I started turning off the radio whenever the case was covered because I began to hear the judgment in this all-around-tragedy of a case. The call in commenters could seem broad-minded, sympathetic, and even kind. They reminded about the babies dying of cholera and malaria. And while that it all true it is not relevant to the facts of this case.

I celebrate here the love of Yates and Gard for their baby in the purest form. No politics, not public anything.

I will not guess at the pain of a family I have never met.

I will not speculate about the political implications – important though they may be – this week.

This week, I simply join millions and millions of others in sending thoughts and/or prayers to the family of Charlie Gard.

Please add your condolences to the Gard Family here.

Photograph Courtesy of Rex/Shutterstock photo by Finbarr Webster/REX Used with permission. 




The post Remembering Charlie Gard as a baby, not a legal battle appeared first on BabyCenter Blog.

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Remembering Glenn O’Brien, and His Truly Exceptional Style

The man who helped a generation find its sartorial identity passed away today.

Style – Esquire


On Mother’s Day, Remembering Mothers Without Living Children

Mother’s Day evokes bittersweet emotions in bereaved mothers everywhere. The pain of loss may be especially poignant for mothers without living children. Memories of loss transposed onto a world awash in flowers and greeting cards leaves women reeling. Too often, their experience of motherhood is largely unacknowledged by society. Taking place in May, a month that pulses with such tremulous beauty in long-awaited spring, Mother’s Day can threaten to break the best of us.

Says Toni Brabec, whose only baby daughter Olivia died in 2013:

Before, I saw Mother’s Day like most people do. A special day to honor our mothers… [I]’d pick out cards, a small gift… Now on Mother’s Day, I would rather stay in or just have a small gathering… [F]or me, who has no evidence of children other than the photos in my house, I am overlooked and/or it is assumed I am not a mother at all… it is difficult because in my heart, I know I am a mother. But the world doesn’t always see it like that.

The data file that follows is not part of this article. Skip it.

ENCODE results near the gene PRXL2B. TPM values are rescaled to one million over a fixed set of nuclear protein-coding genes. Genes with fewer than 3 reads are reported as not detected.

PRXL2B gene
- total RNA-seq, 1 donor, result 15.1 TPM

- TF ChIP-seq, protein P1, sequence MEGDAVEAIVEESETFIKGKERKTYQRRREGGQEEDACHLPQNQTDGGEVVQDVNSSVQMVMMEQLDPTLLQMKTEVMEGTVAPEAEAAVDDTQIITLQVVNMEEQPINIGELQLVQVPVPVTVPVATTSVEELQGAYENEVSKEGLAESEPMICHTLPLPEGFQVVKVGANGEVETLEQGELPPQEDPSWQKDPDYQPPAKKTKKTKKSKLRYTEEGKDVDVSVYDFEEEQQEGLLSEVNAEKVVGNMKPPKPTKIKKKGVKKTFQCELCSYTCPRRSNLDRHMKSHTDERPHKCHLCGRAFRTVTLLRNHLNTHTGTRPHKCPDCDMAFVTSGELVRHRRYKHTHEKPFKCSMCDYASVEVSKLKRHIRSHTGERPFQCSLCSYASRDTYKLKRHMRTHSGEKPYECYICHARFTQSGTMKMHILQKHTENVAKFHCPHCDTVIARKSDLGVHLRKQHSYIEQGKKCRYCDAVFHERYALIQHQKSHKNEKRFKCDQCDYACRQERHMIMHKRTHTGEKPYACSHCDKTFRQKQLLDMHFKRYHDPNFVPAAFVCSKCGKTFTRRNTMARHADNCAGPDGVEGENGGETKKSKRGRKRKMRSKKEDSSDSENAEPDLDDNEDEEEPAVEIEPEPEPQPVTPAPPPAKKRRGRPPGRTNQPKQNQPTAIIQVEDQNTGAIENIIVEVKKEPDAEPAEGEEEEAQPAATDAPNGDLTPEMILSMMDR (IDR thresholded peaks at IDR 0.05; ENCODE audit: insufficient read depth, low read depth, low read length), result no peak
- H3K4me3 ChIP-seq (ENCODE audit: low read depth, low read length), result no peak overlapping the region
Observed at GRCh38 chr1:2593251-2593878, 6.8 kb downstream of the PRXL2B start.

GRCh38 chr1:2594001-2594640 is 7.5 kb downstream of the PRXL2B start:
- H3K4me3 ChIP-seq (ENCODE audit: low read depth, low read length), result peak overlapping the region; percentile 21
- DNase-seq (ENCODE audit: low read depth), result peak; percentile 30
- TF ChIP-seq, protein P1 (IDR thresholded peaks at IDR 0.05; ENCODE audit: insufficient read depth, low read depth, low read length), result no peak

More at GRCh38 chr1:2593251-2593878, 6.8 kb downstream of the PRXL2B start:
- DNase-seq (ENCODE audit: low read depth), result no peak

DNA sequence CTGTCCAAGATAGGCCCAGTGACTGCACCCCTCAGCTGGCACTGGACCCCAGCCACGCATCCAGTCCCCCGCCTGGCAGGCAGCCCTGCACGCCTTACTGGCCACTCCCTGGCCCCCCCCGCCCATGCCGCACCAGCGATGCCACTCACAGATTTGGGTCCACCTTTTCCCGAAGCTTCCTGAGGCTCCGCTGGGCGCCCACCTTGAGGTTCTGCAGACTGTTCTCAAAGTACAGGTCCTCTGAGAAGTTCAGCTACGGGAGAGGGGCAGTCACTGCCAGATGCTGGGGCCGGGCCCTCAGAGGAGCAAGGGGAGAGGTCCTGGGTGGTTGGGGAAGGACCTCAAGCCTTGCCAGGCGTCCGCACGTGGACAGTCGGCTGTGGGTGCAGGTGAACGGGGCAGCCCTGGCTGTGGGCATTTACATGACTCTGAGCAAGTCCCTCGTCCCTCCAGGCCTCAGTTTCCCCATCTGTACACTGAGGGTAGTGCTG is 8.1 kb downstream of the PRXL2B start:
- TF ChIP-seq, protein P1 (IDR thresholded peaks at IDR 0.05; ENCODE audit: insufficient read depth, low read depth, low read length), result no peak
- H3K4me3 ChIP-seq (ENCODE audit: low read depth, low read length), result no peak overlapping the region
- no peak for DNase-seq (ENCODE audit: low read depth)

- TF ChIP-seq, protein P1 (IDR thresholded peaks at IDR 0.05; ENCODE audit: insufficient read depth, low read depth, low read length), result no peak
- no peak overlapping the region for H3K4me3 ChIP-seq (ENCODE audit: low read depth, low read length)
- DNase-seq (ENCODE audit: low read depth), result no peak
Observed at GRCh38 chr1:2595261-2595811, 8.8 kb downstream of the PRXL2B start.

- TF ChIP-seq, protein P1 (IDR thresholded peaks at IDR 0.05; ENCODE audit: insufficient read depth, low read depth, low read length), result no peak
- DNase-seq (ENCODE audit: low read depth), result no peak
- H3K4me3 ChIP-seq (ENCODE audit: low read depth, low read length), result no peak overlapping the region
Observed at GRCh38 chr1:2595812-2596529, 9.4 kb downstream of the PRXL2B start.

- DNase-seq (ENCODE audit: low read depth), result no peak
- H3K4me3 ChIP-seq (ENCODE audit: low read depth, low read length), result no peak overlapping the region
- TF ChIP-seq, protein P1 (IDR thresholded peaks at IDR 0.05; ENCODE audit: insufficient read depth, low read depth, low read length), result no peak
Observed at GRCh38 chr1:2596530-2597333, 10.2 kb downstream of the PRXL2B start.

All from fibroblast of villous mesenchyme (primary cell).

This is what loving family and friends can consider doing to help support mothers without living children coping with loss.

1. Do acknowledge and affirm her standing as mother.
You can absolutely include bereaved mothers in Mother’s Day events. This may feel initially awkward, but it truly is both appropriate and helpful. The tone of inclusion may feel a bit more subdued, but the mother without living children should have her heroic struggle to mourn, remember, and find meaning marked. She will decline if she is not comfortable, but she will appreciate the invitation.

2. Do send a card.
It is comforting to receive an acknowledgement in the mail regarding loss. These cards are evidence of the existence of babies gone too soon, and these apparently slight things carry precious love to shore up mothers mourning and remembering.

3. Don’t try to talk her out of grief.
Resist the impulse to try to make her feel better. Instead, let her miss her child. Most expressions of grief that tow with them an undercurrent of the “at least,” will only inadvertently push the bereaved away.

4. Do ask her questions about her loss/her birth/her stillbirth.
Depending upon your relationship to the bereaved, dialogue can be helpful. It promotes the integration of grief and complex healing. Loss, when processed, can reveal phenomenally painful truths about being alive. However, the other side of the pain is the recognition of the beauty that is also inherent in living. Bereaved mothers don’t take much for granted. They can teach a great deal in this regard.